Background: C-reactive protein (CRP), which has been suggested to directly enhance inflammation in plaques, is rapidly synthesized and secreted in the liver 6 h after an acute inflammatory stimulus. Therefore, serum levels of CRP within 6 h after the onset of acute myocardial infarction (AMI) merely reflect a chronic and persistent inflammatory process and are not due to acute myocardial damage. We hypothesized that the serum CRP level, which would abnormally elevate thereafter, is followed by a plaque rupture in the clinical setting of AMI.
Methods and results: CRP was prospectively measured by high-sensitivity CRP assay (hs-CRP) in 157 consecutive patients (106 patients within 6 h, and 51 patients ≥ 6 h but < 12 h after the onset of AMI) with ST-segment elevation AMI undergoing primary percutaneous coronary intervention (PCI). Serum levels of hs-CRP were also measured in 30 patients with stable angina undergoing elective PCI and in 30 healthy control subjects. The serum level of hs-CRP was significantly higher in patients with an onset of AMI < 6 h than in patients with angina pectoris (2.7 ± 2.3 mg/L vs 1.4 ± 0.7 mg/L, p < 0.0001 [mean ± SD]) and in healthy subjects (2.7 ± 2.3 mg/L vs 1.0 ± 0.6 mg/L, p < 0.0001). There were no significant differences in serum levels of hs-CRP in patients with an onset of AMI ≤ 3 h than in those patients with an onset of AMI > 3 h but < 6 h (2.7 ± 2.5 mg/L vs 2.7 ± 2.2 mg/L, p = 0.87). However, the serum level of hs-CRP was significantly higher in patients with an onset ≥ 6 h than in patients with an onset < 6 h (14.1 ± 16.5 mg/L vs 2.7 ± 2.3 mg/L, p < 0.0001).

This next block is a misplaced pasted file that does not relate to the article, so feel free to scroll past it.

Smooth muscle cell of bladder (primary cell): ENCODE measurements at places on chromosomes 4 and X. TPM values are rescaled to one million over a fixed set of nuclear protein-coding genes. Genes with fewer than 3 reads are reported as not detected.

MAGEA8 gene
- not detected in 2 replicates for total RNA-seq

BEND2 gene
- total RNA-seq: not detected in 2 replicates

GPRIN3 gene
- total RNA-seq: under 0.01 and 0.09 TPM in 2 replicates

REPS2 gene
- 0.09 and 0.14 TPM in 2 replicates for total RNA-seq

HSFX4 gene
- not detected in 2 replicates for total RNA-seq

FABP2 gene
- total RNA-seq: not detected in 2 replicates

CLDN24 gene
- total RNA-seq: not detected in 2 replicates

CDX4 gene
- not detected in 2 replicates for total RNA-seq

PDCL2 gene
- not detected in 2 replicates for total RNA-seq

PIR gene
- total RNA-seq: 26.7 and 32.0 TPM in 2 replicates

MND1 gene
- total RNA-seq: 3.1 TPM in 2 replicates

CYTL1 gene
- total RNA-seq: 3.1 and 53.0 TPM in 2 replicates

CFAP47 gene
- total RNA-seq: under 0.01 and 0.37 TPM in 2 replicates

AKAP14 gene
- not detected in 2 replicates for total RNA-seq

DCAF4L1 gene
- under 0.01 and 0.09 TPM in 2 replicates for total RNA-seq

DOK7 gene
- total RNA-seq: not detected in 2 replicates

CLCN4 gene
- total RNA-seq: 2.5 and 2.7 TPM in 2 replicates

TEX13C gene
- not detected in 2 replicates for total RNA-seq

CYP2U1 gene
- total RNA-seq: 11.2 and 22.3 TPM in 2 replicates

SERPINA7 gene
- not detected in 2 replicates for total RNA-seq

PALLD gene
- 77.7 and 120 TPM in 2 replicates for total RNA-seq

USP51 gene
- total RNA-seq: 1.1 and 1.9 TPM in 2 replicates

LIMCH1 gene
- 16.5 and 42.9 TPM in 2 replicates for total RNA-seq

Conclusions: Serum levels of hs-CRP were significantly higher in patients with an onset of AMI < 6 h than in healthy subjects and in patients with angina pectoris undergoing PCI. The inflammatory process has been proved as one of the mechanisms causing plaque rupture. Elevated serum hs-CRP levels in patients with AMI < 6 h may portend vulnerable plaque rupture.